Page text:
5. Principal’s newsletter

Many school principals produce and distribute a weekly newsletter to parents. As a parent, you can work with your child’s school principal to place information in the newsletter about autism during the month of April.

This information could involve: a fact sheet about autism, tips for parents on what to do if they want to refer their child for an autism evaluation, an explanation from an autism parent about how parents can explain autism to their children, a weekly fun question about autism that parents can discuss with their child at home, a letter from an older student discussing what it is like to have autism, etc.


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6. Show a movie

Showing a movie is a great way for students or even your family members to learn more about autism. Teachers can show an autism related movie to their students. Parents can host a movie night in their home. Your extended family members, friends or neighbors could be invited to learn more about autism.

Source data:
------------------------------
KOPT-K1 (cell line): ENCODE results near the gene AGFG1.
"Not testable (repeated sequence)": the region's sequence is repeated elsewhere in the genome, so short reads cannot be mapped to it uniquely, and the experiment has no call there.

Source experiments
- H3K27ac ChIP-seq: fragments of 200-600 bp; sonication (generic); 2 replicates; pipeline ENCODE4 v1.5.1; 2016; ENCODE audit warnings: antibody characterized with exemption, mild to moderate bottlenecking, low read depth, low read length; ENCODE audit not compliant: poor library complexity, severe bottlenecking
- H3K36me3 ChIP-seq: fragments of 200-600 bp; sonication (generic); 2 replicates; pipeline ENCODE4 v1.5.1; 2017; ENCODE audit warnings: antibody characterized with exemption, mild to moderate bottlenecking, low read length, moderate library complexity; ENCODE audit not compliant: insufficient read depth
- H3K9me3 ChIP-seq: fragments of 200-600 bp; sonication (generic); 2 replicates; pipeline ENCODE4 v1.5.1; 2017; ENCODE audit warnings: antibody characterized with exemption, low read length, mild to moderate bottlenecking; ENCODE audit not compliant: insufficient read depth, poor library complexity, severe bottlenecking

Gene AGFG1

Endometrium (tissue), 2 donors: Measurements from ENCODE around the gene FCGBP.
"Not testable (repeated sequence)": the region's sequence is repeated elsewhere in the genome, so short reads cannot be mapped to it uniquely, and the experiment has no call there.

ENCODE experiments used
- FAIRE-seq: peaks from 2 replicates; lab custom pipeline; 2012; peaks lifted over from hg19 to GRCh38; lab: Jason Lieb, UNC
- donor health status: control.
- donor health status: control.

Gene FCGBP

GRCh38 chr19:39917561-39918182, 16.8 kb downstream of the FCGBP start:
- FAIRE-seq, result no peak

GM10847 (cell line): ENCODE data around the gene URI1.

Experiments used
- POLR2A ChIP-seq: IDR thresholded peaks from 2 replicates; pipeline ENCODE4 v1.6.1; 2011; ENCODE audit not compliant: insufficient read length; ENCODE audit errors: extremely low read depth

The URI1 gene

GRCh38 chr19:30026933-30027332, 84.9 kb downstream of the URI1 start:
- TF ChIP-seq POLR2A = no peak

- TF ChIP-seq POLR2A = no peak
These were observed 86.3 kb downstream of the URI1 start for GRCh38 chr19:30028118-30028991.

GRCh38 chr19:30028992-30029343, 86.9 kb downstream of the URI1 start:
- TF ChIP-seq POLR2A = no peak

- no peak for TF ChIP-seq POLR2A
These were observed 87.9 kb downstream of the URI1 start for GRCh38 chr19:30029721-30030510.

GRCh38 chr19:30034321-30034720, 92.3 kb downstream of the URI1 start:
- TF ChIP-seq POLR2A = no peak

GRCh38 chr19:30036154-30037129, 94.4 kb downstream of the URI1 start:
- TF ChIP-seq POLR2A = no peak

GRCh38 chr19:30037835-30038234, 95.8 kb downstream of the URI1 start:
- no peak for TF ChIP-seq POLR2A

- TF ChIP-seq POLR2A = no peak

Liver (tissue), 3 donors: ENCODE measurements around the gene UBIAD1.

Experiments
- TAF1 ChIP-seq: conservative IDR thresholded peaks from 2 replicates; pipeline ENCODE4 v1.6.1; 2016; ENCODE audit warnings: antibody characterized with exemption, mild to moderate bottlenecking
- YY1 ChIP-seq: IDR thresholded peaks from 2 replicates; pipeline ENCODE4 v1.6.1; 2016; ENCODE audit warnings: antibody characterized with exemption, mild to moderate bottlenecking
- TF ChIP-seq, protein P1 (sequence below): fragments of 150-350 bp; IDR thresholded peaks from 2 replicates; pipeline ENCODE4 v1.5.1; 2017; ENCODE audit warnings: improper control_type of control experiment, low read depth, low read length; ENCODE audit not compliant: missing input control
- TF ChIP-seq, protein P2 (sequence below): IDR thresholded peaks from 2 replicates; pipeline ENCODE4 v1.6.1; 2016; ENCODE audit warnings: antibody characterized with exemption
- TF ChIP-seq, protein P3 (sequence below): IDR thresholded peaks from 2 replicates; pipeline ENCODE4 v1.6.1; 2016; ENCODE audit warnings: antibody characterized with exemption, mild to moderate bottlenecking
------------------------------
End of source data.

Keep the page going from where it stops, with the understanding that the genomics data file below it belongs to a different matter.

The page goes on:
There are many great movies to select from. Some you might want to consider could include:

  • Temple Grandin
  • Best Kept Secret
  • Rain Man
  • The Horse Boy

7. Adults with autism

Parents can assist teachers with locating adults in the community who have autism. These adults would make excellent speakers to have in your child’s classroom. Students will learn about the lives of these adults with autism and how it has impacted them. It can create a safe and comfortable environment for children to ask questions. Children will get an opportunity to see the contributions adults with autism can make to the community.

Teachers can work with the students in their classroom to identify well-known people with autism. Students can also discuss the contributions these autistic adults have made. Such individuals that could be studied could include:

  • Tim Burton
  • Susan Boyle
  • Temple Grandin
  • Michelangelo

8. Sponsor a contest

Consider approaching your school and asking teachers to be involved with celebrating Autism Awareness Month. They could sponsor a school competition about “Random Acts of Kindness.”

Each student at the school could be given a puzzle piece. Puzzle pieces are recognized as a symbol for autism. Students could put their names on their puzzle pieces and paint the puzzle pieces blue.